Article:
Clemmie Moodie

The Sun

Bravely addressing one of the thorniest topics of the moment, Clemmie waded into the trans debate, and the rise of youngsters prematurely diagnosed transgender. In her own inimitable style, Clemmie revealed her own childhood gender confusion. Gamely including (less-than-flattering) photographs of her living as a boy, James, she was thus uniquely qualified to give a real and considered first-hand argument. After privately consulting with members of the Trans community and UK Trans charity - she wrote sensitively yet firmly, arguing against the indiscriminate handing out of hormone blockers. She suggested medical professionals should wait longer before diagnosing a child - 80% of whom, like Clemmie, go back to their original gender if left untreated. In so doing, she received hundreds of letters and messages of support from readers, and no criticism from anyone in the LGBTQ+ community; a rarity when writing on the trans debate. Clemmie backed-up her argument using prescient stats, and was subsequently asked by several TV/radio shows to discuss the column. The online article was also the Sun’s most-read on that day’s homepage.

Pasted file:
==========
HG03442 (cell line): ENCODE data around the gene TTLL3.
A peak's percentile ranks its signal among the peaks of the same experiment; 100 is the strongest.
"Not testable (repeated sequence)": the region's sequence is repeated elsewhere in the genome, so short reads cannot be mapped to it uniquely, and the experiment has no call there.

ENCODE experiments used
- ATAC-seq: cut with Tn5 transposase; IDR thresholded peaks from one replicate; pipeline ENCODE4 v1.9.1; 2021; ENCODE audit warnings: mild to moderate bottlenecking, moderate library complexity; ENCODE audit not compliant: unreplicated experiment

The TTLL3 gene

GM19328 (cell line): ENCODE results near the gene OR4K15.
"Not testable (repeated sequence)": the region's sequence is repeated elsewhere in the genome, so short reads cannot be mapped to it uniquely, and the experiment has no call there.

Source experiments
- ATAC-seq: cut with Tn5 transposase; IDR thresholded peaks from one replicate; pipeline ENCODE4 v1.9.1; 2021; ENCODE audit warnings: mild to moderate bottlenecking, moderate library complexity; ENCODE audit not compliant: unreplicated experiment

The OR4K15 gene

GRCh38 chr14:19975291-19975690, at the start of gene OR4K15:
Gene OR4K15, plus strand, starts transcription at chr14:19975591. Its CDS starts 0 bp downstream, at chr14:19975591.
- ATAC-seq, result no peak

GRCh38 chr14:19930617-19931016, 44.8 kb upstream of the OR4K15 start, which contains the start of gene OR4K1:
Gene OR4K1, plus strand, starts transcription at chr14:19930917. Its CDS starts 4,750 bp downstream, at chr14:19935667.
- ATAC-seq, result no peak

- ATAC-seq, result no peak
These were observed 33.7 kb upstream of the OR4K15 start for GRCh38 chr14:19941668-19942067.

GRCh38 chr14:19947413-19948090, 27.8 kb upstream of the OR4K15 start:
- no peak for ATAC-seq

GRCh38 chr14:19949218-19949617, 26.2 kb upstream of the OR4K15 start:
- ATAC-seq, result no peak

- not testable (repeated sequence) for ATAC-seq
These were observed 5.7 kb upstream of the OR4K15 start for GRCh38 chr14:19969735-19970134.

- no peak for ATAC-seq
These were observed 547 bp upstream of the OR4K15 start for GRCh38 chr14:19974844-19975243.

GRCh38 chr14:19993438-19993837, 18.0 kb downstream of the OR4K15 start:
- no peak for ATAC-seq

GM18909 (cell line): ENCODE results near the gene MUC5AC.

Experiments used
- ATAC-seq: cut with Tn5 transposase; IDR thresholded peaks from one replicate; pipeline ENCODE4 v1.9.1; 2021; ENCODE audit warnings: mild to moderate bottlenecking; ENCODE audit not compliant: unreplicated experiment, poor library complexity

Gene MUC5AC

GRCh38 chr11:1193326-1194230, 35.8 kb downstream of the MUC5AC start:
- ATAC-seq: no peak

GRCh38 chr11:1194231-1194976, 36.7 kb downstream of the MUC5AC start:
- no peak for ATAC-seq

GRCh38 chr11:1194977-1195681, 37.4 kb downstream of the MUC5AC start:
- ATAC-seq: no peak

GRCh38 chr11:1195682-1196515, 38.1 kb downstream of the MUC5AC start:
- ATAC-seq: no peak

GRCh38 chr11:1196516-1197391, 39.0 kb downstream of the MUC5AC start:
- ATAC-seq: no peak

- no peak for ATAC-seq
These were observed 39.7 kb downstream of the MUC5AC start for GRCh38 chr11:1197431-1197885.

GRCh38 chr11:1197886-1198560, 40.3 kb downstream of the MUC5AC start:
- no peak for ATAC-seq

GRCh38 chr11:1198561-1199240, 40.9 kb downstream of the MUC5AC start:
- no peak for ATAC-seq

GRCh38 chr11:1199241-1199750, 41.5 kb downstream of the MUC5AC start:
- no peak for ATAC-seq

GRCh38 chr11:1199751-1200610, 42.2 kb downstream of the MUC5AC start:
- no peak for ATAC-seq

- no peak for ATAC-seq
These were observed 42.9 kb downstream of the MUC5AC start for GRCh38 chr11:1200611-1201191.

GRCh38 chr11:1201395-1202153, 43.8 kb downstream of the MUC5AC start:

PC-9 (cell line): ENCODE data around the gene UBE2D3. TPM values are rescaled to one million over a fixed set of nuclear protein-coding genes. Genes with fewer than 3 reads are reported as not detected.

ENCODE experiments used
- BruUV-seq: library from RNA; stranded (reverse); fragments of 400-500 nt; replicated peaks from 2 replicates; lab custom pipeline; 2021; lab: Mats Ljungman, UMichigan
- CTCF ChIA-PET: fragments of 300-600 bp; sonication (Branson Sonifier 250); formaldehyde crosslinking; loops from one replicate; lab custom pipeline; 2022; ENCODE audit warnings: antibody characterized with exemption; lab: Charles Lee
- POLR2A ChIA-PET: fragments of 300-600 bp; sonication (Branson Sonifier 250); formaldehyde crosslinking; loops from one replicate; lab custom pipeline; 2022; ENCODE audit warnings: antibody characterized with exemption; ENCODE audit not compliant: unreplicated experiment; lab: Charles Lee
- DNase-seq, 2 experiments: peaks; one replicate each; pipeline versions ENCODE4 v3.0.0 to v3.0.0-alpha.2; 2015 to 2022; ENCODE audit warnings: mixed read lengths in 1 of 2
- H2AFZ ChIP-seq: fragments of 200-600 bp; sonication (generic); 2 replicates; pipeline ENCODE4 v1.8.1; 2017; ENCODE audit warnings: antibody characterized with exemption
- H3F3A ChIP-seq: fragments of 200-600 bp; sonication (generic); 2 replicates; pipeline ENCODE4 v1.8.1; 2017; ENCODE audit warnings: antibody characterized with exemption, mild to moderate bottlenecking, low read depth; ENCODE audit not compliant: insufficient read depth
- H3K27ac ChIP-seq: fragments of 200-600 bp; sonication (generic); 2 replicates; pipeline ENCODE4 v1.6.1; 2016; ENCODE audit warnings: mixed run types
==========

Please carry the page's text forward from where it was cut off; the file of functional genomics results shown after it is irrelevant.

Using her own experiences of cancel culture, Clemmie wrote a lively and informed first-person account of how it feels to be publicly vilified and ‘cancelled’. Passionately defending the importance of free speech - something which is increasingly being eroded in our digital society - Clemmie also made the previously little-considered point that by being so quick to take offence, we leave ourselves open to a crippling mental health epidemic: the price of after-care and therapy for those wrongly or unfairly shamed or fired. Clemmie opened-up about the heartache, and shame, of being dropped by a charity for making a nursery rhyme joke, one subsequently published out of context online. As Clemmie wryly observed, “There seems little point in trying to explain myself as judge, jury and Twitter’s baying mob of self-appointed, foaming-mouthed executioners [have] passed their sentence.” The resulting on-line article again promoted a mass outpouring of support from celebrities, readers and Sun readers and was the most-read comment piece of the week. In a diverse, far-reaching column, Clemmie led on Hollywood hypocrisy at the Baftas. She sardonically noted how stars publicly commiserated with Ukraine, whose water supplies were running out, whilst quaffing Tattinger. As Clemmie observed: “Woke eyes, carefully made up by headline sponsor Lancôme, were watering as stars mourned families being torn apart. Despite such internal angst, these superstars put on the performance of their lives — laughing heartily as host Rebel Wilson cracked gag after gag.” She did, however, praise the victory of deaf CODA actor, Troy Kotsur, explaining ‘woke culture’ - giving minorities a voice - is a “force for good”. Elsewhere, Clemmie lightened the tone with an breezy tale about her puppy’s recent pregnancy scare, and gave short-shrift to Keir Starmer over his blasé, “mansplaining” comments concerning what it is to be a woman. She also called for the end of Bercow-esque bullying in the office, rightly identifying that virtually every woman has encountered a Bercow.